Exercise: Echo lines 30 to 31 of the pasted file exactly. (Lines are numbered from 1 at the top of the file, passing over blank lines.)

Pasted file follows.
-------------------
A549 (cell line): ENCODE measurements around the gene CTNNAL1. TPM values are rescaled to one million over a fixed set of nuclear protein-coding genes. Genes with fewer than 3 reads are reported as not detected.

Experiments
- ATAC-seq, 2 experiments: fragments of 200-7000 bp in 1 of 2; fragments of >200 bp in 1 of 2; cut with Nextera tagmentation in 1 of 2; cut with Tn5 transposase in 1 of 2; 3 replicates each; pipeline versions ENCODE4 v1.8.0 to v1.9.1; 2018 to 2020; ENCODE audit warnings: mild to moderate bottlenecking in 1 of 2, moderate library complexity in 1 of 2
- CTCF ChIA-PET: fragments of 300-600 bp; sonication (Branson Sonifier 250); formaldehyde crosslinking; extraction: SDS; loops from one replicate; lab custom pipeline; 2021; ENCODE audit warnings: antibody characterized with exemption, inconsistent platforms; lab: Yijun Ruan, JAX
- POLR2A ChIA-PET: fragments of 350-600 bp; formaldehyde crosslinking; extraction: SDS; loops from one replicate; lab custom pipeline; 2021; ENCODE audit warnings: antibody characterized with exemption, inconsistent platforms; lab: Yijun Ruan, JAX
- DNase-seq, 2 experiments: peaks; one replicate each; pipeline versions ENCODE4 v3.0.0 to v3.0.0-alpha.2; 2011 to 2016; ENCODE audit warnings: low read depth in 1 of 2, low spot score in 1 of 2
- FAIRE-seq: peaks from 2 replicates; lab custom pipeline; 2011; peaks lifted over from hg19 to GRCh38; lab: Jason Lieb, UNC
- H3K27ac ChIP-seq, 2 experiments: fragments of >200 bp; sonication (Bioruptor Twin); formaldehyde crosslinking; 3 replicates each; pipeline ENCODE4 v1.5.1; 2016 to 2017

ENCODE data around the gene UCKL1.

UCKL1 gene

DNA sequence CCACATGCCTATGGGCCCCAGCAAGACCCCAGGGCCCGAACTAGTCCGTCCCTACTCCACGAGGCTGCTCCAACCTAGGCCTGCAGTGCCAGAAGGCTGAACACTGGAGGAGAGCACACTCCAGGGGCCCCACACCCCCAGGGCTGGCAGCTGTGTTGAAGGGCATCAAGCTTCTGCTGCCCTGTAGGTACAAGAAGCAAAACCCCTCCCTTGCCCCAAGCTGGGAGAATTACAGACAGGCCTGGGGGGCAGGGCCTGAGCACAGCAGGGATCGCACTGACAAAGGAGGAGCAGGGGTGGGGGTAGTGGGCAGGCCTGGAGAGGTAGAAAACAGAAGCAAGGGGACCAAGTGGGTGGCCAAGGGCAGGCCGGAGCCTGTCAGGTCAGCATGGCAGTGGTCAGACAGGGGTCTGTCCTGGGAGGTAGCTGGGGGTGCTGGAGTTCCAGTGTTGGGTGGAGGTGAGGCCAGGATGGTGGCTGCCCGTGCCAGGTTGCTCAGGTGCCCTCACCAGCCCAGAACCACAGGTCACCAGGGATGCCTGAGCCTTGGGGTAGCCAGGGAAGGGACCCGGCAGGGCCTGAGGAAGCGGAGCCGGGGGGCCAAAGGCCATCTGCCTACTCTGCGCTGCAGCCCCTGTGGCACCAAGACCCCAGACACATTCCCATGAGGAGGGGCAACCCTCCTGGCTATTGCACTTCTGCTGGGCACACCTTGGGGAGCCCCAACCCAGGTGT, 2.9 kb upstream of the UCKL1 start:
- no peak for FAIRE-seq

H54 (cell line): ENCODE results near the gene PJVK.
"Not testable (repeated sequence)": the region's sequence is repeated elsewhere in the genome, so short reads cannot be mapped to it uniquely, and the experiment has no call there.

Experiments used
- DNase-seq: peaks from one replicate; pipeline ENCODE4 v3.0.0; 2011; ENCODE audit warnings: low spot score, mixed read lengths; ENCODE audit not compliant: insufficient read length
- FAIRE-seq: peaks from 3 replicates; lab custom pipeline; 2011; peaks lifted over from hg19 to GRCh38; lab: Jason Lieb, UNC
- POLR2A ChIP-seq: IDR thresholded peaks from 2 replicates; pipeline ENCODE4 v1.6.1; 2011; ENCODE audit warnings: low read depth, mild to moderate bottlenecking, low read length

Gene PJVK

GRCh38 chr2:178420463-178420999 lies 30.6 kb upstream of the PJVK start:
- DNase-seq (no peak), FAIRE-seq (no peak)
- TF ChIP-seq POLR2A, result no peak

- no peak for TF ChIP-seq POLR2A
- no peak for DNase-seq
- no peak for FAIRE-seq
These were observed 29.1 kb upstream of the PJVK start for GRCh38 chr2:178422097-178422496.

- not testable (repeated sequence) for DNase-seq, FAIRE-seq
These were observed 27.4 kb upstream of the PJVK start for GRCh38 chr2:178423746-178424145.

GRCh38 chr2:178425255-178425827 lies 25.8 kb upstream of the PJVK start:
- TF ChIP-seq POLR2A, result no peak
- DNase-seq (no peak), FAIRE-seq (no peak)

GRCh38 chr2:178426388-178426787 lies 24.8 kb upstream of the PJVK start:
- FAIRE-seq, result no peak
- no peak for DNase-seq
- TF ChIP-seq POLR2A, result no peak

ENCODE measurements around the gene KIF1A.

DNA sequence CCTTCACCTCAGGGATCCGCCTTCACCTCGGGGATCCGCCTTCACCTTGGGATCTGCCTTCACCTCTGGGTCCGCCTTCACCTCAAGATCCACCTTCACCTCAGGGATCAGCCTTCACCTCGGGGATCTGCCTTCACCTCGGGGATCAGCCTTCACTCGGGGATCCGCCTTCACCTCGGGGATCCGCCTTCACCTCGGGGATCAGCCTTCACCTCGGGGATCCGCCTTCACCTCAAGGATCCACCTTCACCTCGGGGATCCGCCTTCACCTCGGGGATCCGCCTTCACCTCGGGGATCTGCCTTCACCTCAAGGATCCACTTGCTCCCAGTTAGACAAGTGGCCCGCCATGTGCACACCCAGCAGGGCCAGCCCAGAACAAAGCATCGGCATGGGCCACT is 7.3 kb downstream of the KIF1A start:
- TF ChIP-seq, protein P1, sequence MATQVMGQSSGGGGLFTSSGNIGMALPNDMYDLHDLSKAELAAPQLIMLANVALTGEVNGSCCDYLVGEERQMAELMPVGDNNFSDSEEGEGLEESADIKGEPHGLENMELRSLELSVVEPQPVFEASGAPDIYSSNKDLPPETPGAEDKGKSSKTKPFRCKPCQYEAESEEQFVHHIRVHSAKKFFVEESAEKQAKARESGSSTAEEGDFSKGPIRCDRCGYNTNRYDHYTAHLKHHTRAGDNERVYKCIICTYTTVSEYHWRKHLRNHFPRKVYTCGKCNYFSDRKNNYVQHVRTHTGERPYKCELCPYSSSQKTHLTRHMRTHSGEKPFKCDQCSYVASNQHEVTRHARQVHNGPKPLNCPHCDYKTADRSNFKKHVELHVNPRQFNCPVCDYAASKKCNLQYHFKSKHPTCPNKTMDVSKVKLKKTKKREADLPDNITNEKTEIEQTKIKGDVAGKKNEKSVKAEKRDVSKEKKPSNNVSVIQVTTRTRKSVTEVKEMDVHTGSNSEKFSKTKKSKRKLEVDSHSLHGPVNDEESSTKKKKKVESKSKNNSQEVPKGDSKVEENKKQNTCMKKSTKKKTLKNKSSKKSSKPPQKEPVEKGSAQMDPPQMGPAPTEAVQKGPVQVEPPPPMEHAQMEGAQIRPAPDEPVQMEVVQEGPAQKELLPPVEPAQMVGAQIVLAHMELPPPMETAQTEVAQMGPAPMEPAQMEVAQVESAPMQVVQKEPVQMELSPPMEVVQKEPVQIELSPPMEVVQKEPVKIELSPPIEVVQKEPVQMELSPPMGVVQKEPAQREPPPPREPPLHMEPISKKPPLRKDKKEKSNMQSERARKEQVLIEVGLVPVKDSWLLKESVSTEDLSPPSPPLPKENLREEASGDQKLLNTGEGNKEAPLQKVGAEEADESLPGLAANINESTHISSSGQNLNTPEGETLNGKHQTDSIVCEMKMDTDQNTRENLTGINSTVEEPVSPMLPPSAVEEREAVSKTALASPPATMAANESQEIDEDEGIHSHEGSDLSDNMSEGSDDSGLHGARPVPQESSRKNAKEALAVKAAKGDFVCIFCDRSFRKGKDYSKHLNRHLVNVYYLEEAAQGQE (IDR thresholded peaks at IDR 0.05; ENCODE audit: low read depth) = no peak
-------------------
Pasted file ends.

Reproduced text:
- TF ChIP-seq POLR2A, result no peak
- DNase-seq (no peak), FAIRE-seq (no peak)